New and exacerbated cyber-risks following Russia’s invasion of Ukraine are fueling a new urgency towards enhancing resilience
Governments around the world are concerned about growing risks of cyberattacks against their critical infrastructure. Recently, the cybersecurity agencies of the countries comprising the ‘Five Eyes’ alliance warned of a possible rise in such attacks “as a response to the unprecedented economic costs imposed on Russia” following the country’s invasion of Ukraine.
The advisory noted that “some cybercrime groups have recently publicly pledged support for the Russian government”, with the threat of such cyber-operations coming “in retaliation for perceived cyber offensives against the Russian government or the Russian people”.
According to Andy Garth, ESET Government Affairs Lead, such activity is “a global problem with state actors, and their proxies, with some states willing to provide safe havens in which criminal groups can operate with impunity”.
“In the case of the Ukraine conflict, some criminal groups are now engaging in cyberespionage allegedly at the behest of their Russian hosts. Indeed, it’s also prudent to prepare for increased incidents of cybersabotage and disruption as cyberattacks are added to the retaliation toolbox and the risk of spillover increases,” says Garth. There is also a heightened risk of unintended consequences as vigilante groups enter the fray on both sides.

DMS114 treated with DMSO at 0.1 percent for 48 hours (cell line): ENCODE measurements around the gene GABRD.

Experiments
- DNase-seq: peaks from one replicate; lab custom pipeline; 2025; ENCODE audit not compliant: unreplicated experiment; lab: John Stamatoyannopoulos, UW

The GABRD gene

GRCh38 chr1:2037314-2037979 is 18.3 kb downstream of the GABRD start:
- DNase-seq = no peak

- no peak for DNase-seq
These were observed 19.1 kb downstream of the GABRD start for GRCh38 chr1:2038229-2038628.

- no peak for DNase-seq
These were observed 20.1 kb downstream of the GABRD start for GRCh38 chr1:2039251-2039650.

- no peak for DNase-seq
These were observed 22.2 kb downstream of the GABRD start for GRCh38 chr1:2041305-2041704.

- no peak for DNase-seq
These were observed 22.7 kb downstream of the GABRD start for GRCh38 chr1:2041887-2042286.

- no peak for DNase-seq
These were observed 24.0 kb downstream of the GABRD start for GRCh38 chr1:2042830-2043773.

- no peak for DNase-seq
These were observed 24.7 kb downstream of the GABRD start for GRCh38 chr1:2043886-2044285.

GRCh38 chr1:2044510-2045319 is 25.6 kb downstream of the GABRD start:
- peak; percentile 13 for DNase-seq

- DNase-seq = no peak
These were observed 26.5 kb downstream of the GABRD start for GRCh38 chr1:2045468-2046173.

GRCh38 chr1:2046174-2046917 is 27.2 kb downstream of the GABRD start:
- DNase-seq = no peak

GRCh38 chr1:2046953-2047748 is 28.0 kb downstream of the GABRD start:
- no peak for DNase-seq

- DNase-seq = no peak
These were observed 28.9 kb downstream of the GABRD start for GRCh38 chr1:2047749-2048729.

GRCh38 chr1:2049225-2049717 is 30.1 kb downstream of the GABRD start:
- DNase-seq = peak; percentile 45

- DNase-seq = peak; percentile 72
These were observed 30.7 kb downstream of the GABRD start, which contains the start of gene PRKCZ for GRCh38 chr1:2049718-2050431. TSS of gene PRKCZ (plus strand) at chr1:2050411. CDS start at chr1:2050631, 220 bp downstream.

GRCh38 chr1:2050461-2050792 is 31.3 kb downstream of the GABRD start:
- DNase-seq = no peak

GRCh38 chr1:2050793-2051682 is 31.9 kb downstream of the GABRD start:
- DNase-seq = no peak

A new approach to cyber-resilience
Before the invasion, governments across the globe were already considering cybersecurity strategies to counter the ever-escalating cyberthreats from state actors and criminal groups. But the new risks perceived by governments since February are fueling a new urgency towards building cyber-resilience.
On March 15th, US President Joe Biden signed the Strengthening American Cybersecurity Act of 2022, requiring companies dealing with critical infrastructure to report substantial cyberattacks to the Cybersecurity and Infrastructure Security Agency (CISA) within 72 hours and all ransomware payments within one day. More than just a disclosure law, the new regulation is intended to change the perception of a cyberattack from a private company matter to a public threat. This legislation comes as part of a trend, following the Colonial Pipeline attack in May 2021 when President Biden signaled a new role for cybersecurity and asked for a whole-of-government approach to cyberthreats.
Together with new powers, CISA is also set to have its budget next year increased to $2.5 billion, which is an extra $486 million from the 2021 level. On top of this, Biden’s infrastructure bill allocates $2 billion to cybersecurity, of which $1 billion is allocated towards improving the cybersecurity and resilience of critical infrastructure.
In parallel, the European Union has followed a similar path with several new directives and regulations and additional funding aimed especially at enhancing the EU’s cyber-resilience and the role of EU institutions, as well as facilitating greater cooperation between member state bodies. On the operational level, in response to Russia’s invasion, for the first time the EU deployed the Cyber Rapid Response Team to assist Ukraine with mitigating cyberthreats.